Historic Sha’ar Hagai kennels to shut down

By
October 30, 2016 23:37

Evicted breeder will move to Italy.

3 minute read.



MYRNA SHIBOLETH sits with her dogs at the kennels in Sha’ar Hagai.

MYRNA SHIBOLETH sits with her dogs at the kennels in Sha’ar Hagai.. (photo credit: MICHAL ALON)

After breeding Israel’s national Canaan dog for decades in the historic ruins of Sha’ar Hagai, American-Israeli Myrna Shiboleth is closing shop and heading with her canines to Italy.

Shiboleth’s last-ditch effort to escape eviction from her home of 46 years was quashed last Wednesday with the rejection of her final appeal to the Jerusalem Magistrate’s Court.

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Yet amid a multiyear, government- sponsored lawsuit over land occupancy that culminated in a court-ordered eviction in January, she had long since been packing her bags – and her dogs.

“It’s been impossible to find a place in Israel where I could live reasonably with the dogs, that I could possibly afford,” Shiboleth told The Jerusalem Post on Sunday. “There’s nothing here for someone like me.”

After operating for more than four decades, the kennel became the focal point of the Israel Lands Authority’s case against Sha’ar Hagai residents in 2011. The Jerusalem Magistrate’s Court ruled in favor of the authority on January 17, issuing eviction notices to the occupants.

Although she filed an appeal following the ruling, Shiboleth said she had little hope for a positive outcome and immediately began looking for alternative locations for herself and her Canaan dogs, collies and Portuguese Podengos.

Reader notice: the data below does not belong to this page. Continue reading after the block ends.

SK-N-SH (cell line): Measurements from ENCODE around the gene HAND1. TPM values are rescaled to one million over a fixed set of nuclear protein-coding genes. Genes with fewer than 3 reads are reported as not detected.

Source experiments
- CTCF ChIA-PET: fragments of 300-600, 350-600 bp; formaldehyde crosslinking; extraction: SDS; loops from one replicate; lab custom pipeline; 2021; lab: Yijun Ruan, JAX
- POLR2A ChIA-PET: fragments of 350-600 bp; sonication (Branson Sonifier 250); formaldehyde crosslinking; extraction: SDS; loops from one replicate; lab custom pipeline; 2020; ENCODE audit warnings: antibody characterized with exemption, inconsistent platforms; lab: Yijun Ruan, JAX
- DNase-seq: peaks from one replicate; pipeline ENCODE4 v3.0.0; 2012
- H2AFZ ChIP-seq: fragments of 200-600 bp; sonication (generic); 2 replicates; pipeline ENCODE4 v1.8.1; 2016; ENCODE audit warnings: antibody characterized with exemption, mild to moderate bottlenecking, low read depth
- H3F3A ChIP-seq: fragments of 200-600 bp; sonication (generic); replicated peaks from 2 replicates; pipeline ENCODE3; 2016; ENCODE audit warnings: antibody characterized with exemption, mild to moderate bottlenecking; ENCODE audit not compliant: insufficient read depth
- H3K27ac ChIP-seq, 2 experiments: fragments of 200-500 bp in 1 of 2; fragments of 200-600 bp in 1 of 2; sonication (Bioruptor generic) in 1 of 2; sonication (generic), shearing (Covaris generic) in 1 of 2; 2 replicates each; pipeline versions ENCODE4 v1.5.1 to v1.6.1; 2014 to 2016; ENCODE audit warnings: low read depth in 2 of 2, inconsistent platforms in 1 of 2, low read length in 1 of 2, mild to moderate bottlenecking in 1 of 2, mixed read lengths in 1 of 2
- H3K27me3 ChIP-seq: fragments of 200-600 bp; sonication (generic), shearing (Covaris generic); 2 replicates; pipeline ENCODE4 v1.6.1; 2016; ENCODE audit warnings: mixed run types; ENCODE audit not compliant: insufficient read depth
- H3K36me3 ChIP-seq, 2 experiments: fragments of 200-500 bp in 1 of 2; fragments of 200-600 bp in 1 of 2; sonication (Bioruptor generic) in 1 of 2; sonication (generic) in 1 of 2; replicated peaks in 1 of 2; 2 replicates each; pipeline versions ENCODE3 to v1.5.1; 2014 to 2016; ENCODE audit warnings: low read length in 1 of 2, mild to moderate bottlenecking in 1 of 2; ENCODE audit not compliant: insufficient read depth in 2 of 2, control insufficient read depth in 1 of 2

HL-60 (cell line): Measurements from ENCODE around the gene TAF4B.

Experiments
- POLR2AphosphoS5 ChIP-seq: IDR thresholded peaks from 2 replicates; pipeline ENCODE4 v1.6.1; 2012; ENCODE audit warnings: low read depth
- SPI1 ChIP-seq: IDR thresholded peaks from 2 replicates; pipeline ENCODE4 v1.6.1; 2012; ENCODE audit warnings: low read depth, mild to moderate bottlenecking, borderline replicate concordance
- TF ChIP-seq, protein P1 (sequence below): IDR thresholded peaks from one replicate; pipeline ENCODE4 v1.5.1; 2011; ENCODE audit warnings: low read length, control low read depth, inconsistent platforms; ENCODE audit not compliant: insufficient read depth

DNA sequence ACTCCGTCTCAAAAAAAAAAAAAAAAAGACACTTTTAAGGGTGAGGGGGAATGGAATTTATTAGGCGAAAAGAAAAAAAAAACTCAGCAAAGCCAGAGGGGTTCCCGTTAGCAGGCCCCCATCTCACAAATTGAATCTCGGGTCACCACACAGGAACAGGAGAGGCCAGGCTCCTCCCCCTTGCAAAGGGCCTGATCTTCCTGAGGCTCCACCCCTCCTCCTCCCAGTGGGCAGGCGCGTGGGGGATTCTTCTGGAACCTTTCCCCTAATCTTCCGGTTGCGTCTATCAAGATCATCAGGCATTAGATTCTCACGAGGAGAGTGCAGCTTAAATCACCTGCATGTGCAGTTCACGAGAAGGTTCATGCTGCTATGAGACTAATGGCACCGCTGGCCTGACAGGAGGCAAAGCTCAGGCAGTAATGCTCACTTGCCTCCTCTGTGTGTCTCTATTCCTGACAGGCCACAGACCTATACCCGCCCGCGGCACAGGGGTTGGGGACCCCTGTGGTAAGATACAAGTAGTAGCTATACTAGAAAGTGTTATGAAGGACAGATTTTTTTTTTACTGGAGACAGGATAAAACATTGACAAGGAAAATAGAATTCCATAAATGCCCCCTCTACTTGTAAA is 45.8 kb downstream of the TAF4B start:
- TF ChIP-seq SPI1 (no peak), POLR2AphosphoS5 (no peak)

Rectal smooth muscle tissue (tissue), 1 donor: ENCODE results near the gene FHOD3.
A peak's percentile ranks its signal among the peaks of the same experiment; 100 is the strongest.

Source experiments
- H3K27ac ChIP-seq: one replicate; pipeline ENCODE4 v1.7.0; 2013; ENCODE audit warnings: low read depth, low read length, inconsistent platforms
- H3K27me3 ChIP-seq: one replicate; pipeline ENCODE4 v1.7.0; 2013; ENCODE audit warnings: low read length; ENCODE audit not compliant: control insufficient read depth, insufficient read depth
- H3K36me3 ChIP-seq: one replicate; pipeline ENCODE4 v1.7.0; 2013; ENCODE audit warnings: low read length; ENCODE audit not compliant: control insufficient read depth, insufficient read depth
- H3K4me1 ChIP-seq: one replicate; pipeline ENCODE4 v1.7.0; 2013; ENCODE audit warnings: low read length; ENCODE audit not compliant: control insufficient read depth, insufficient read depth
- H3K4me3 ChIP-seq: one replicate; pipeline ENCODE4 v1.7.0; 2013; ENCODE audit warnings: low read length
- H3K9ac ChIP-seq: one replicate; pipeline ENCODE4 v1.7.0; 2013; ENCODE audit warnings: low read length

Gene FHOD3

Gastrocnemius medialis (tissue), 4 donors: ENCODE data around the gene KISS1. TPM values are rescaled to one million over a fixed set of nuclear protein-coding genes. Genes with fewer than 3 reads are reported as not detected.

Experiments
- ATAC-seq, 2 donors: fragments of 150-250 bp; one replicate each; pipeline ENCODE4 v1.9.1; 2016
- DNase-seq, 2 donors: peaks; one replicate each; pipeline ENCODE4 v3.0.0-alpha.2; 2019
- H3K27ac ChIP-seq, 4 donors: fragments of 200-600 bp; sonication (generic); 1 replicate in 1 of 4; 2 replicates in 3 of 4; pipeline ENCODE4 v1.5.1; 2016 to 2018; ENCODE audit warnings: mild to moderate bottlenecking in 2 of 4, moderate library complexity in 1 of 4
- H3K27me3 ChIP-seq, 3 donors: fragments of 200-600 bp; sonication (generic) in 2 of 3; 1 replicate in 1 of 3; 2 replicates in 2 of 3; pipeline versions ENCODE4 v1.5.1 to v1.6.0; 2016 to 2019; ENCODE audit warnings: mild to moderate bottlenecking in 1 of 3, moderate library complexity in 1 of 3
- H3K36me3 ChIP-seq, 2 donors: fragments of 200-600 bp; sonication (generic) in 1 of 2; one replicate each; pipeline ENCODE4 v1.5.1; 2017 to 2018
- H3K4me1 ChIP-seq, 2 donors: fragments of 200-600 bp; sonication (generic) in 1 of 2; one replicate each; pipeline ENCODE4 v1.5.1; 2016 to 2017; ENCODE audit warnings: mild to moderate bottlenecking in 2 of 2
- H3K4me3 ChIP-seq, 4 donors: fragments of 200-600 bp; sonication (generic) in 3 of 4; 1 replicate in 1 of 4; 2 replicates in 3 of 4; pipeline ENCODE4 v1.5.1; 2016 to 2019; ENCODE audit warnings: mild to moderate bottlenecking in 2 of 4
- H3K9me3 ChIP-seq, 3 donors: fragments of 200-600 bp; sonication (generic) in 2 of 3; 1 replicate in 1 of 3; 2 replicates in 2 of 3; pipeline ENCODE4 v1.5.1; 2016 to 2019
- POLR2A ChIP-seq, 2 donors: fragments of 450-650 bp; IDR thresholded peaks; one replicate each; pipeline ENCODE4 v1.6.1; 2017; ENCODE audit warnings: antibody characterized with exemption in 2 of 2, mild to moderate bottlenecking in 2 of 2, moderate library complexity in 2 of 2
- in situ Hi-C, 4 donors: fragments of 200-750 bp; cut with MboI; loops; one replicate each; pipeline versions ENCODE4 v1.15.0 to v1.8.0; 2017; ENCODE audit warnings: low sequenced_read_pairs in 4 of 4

“We didn’t expect anything.

I couldn’t wait to see what was going to happen,” she said. “I have to have arrangements for the dogs.”

Three of her dogs are already in Europe, while 12 will travel with her on Wednesday to a new facility that she will share with another breeder near Parma, Shiboleth explained.

Her final three dogs, who are still finishing up required medical tests, will join her in December.

Shiboleth made aliya from Chicago in 1969 and settled in the ruins of Sha’ar Hagai, located about 20 km. west of Jerusalem, just off of Route 1. She came to Israel with the intent of breeding the Canaan dog, an animal that has existed since biblical times and boasts the unique status of Israel’s national dog.

Upon arriving at Sha’ar Hagai, Shiboleth said she found an abandoned and overgrown site, where she spent the first several months without water and 17 years without electricity.

In the beginning, Shiboleth said she signed a rental contract with the Mekorot national water company, the owner of the land at the time. Ten years later, when the government considered the Israel Lands Authority the owner of the space, rather than Mekorot, she said she tried unsuccessfully to cement a similar rental agreement with the new landlord.

While Shiboleth told the Post in January that the Lands Authority simply “ignored our existence for 42 years” and slammed the government body for what she described as “total injustice,” the authority stressed that the land is owned by the State of Israel.

The authority accused Sha’ar Hagai residents of being “trespassers who, in the 1970s, took over state lands and six historical buildings in Sha’ar Hagai, a national park in which residences were prohibited,” adding that such activity is a criminal offense.

“I’m very disappointed, disillusioned,” Shiboleth said on Sunday. “Israel has become something completely different than what it was when I came.”

Initially determined to find an alternative location in Israel, Shiboleth launched a crowdfunding campaign on gofundme.

com earlier this year. All in all, she has raised $32,400, an amount she said will cover the costs of her lawyer fees and traveling with all the dogs to Italy.

Just three days before she leaves her home and sets off for Europe, Shiboleth lamented the situation and stressed how much recognition her Canaan dogs have brought to Israel as a country. Even recently, during the ongoing construction work on Route 1, workers affixed a brand new exit sign to the Sha’ar Hagai Kennels, she added.

“I brought a lot of friends to Israel through the dogs,” Shiboleth said. “They saw that Israel is a normal place, not just a political myth.”

“It’s not the same place, it’s not the same people, it’s not the same government,” she added. “Everything is just very depressing, what has happened here.”


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